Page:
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How effective is the witness of the Church today?

Missional church congregations of today claim to obey Jesus’ well-known command:

Therefore go and make disciples of all nations, baptizing them in the name of the Father and of the Son and of the Holy Spirit, and teaching them to obey everything I have commanded you. (Matt. 28: 19-20; NIV).

Using research data, PEW Research Center says (Sept. 13, 2022), “Since the 1990s, large numbers of Americans have left Christianity to join the growing ranks of U.S. adults who describe their religious identity as atheist, agnostic or ‘nothing in particular’.”

In a recent article titled, “Against the New Paganism,” in the National Review (May 7, 2023), Jack Butler said, “Over the past few decades, Christianity has both retreated from the public square and from mass culture and been pushed from them. Its once-venerable pillars in this country have atrophied.” He is right.

In addition, the International Mission Board (IMB) of the Southern Baptist Convention (2023) estimates that “59% of the world today is considered unreached—meaning Jesus is largely unknown among 4.6 billion people.” There is still a lot of mission work still to be undertaken.

The foregoing accounts tell us something is holding back our missionally-minded churches. What could be holding our churches back?

What is holding back missional churches?

Speaking of church budgets, tiny churches often struggle with meagre income. For such churches, allocating half the church’s budget for missions may be impractical. However, today, God has blessed many churches in America and in other countries with generous budgets. But how the churches use their budgets is another matter.

In the article, How Churches Spend Their Money (Church Law and Taxes, 2014), Mathew Branaugh says, an average church spends about 10% of the budget on missions; local and international missions combined. Further, Prof. Troy Gibson in his critical blog, Church Budgets: Shame on American Evangelicals, quotes Prof. Gene Veith:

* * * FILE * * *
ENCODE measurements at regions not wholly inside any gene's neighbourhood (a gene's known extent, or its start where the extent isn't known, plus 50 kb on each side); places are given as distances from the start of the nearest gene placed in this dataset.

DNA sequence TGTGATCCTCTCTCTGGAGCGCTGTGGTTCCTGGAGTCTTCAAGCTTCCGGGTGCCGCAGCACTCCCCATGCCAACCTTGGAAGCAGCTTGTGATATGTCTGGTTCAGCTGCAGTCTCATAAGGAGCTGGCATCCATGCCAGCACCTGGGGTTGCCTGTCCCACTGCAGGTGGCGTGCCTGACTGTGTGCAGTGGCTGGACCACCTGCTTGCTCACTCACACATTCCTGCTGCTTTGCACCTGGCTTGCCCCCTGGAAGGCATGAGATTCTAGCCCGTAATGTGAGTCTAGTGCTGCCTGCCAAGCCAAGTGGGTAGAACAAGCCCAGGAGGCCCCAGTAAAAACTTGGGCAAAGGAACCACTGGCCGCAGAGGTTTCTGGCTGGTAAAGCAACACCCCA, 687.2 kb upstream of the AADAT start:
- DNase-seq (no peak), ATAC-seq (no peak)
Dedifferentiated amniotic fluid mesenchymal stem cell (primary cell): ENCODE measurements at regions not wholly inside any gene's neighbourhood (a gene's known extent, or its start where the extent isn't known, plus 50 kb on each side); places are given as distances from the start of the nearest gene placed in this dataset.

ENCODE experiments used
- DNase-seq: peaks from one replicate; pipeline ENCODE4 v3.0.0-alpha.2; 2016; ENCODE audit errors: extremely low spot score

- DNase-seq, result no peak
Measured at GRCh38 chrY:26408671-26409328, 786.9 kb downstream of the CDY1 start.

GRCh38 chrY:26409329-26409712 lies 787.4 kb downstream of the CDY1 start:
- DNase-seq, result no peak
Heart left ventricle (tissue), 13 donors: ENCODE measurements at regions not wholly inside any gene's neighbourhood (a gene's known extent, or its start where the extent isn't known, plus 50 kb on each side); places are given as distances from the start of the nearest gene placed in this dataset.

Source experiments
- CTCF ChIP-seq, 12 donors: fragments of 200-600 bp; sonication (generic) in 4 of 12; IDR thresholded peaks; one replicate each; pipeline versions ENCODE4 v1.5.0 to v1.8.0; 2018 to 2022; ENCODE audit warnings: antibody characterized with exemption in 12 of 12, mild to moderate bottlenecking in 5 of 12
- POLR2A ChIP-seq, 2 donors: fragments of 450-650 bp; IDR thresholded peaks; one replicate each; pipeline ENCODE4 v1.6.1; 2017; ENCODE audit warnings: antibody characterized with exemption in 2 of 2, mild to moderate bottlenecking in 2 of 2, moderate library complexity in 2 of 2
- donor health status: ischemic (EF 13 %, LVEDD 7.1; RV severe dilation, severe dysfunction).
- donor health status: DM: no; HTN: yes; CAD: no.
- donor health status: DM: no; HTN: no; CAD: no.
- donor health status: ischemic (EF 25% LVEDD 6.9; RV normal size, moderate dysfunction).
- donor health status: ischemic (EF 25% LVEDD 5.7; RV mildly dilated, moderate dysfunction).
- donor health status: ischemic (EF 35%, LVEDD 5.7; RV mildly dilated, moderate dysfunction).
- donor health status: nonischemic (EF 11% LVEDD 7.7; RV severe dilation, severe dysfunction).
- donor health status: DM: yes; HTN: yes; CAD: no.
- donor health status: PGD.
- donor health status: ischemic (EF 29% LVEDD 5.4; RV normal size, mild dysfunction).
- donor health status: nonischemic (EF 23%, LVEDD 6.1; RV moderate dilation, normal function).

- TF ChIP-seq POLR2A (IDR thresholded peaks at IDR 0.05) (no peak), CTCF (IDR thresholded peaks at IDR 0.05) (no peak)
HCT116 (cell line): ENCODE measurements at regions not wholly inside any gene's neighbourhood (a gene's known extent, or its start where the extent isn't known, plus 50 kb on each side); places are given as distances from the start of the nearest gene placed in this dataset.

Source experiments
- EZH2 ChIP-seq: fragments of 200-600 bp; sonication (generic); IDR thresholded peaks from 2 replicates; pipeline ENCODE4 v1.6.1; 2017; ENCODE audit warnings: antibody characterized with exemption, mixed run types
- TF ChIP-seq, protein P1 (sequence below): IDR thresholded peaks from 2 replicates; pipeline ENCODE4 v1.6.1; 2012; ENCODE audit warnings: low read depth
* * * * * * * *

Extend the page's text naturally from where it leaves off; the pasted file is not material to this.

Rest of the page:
Of every dollar given to a [US] Protestant church, the average amount that goes to overseas missions is two cents [=2%]. In contrast, of every dollar Antioch Presbyterian Church in Chonju, Korea, takes in, 70 cents [=70%] goes to missions

I consulted a friend, actively engaged in international missions, and previously associated with a large missionally-minded church in another city. That church was well-known for its missional work. My friend revealed to me that he was their mission’s director for many years before retiring. He said the church operated with a missional budget that was around 52% of the total church budget.

This came as a surprise to me as I was beginning to wonder if it was unreasonable to suggest to pastors that missional churches devote 50% of their church budgets to missions. Later it came to my attention that Matt Svoboda also proposed the idea of 50% of a church’s budget going to missions in  SBC Voices (March 26, 2010).

For the sake of clarity, it may be useful to distinguish between the terms, “ministries” and “missions” in the context of church budgets. I read somewhere, “…all missions are ministry…but NOT all ministries are missions.” Therefore, church budgets may support several ministries of the church today without supporting missions or being a witness to the world.

Budgets can hinder a church’s missional purpose

Church budgets enable or hinder a church’s missional purpose. Having once worked as a manager in Industry, and having taught business management for over three decades, it occurs to me churches could learn a thing or two from businesses regarding budgets.

When profit-making businesses change their highest corporate priority from one thing to another, to make the change take immediate and permanent effect, they would REALLOCATE the budget to ensure that the new corporate priority is backed by their revised budget; in other words, they put their money where their mouth is!

Once the corporate budget is reallocated to pursue a new priority, the new corporate priority receives enhanced funding for, 1) increased staffing, 2) relevant investments and 3) targeted expenditures. They use the budget to lead the way.

Similarly, church budgets can be ACTIVE ENABLERS of the stated missional purpose of the church by adequately funding missional work in local, national, and international mission fields.

Without adequate budgetary support, a church’s stated missional purpose may be no more than idle words.

Inputs from pastors

I sought inputs from a few American pastors on this idea of 50% of a missional church’s budget going for missions—one of them, a missions’ pastor, supported the idea and excitedly said that church members may become more generous in giving to the church, when members realize 50% of their church contributions will go to missions work—churches should welcome his insight.

The biggest challenge that other pastors expressed to me is summarized by this quote, “It is difficult to reallocate our budget as suggested.” History shows an expression of “difficulty” is the typical starting point before changes occur.

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